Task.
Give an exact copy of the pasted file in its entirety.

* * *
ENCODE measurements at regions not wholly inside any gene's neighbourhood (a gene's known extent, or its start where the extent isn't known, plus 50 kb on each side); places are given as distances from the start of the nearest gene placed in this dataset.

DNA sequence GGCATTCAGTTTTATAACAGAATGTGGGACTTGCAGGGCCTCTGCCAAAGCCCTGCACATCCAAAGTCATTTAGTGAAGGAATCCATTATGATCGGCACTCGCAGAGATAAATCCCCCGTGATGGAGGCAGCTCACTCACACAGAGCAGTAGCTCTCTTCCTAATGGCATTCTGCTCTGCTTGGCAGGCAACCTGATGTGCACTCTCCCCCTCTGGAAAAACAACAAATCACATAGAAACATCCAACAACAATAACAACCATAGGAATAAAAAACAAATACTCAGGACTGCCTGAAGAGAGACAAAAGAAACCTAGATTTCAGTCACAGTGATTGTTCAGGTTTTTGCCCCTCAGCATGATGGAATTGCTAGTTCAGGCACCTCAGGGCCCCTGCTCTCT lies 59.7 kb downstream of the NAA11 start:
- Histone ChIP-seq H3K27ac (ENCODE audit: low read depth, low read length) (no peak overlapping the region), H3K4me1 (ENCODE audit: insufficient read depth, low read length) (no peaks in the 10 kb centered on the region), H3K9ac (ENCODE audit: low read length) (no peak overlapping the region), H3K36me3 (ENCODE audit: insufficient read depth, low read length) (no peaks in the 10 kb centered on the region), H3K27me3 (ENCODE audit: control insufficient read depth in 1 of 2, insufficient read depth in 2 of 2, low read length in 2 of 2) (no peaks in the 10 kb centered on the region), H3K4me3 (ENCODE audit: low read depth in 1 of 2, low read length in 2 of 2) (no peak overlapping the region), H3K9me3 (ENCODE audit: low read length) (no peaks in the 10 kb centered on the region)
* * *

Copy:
ENCODE measurements at regions not wholly inside any gene's neighbourhood (a gene's known extent, or its start where the extent isn't known, plus 50 kb on each side); places are given as distances from the start of the nearest gene placed in this dataset.

DNA sequence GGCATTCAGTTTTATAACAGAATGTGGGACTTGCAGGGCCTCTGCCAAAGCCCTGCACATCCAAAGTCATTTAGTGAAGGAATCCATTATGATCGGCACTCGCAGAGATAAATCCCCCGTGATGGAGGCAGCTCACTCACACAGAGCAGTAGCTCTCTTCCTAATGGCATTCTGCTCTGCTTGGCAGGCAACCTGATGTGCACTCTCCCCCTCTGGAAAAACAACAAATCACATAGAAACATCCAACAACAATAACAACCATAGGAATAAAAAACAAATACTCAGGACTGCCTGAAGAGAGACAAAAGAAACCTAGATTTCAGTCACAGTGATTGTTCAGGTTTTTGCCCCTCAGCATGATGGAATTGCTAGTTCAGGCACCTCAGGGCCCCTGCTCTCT lies 59.7 kb downstream of the NAA11 start:
- Histone ChIP-seq H3K27ac (ENCODE audit: low read depth, low read length) (no peak overlapping the region), H3K4me1 (ENCODE audit: insufficient read depth, low read length) (no peaks in the 10 kb centered on the region), H3K9ac (ENCODE audit: low read length) (no peak overlapping the region), H3K36me3 (ENCODE audit: insufficient read depth, low read length) (no peaks in the 10 kb centered on the region), H3K27me3 (ENCODE audit: control insufficient read depth in 1 of 2, insufficient read depth in 2 of 2, low read length in 2 of 2) (no peaks in the 10 kb centered on the region), H3K4me3 (ENCODE audit: low read depth in 1 of 2, low read length in 2 of 2) (no peak overlapping the region), H3K9me3 (ENCODE audit: low read length) (no peaks in the 10 kb centered on the region)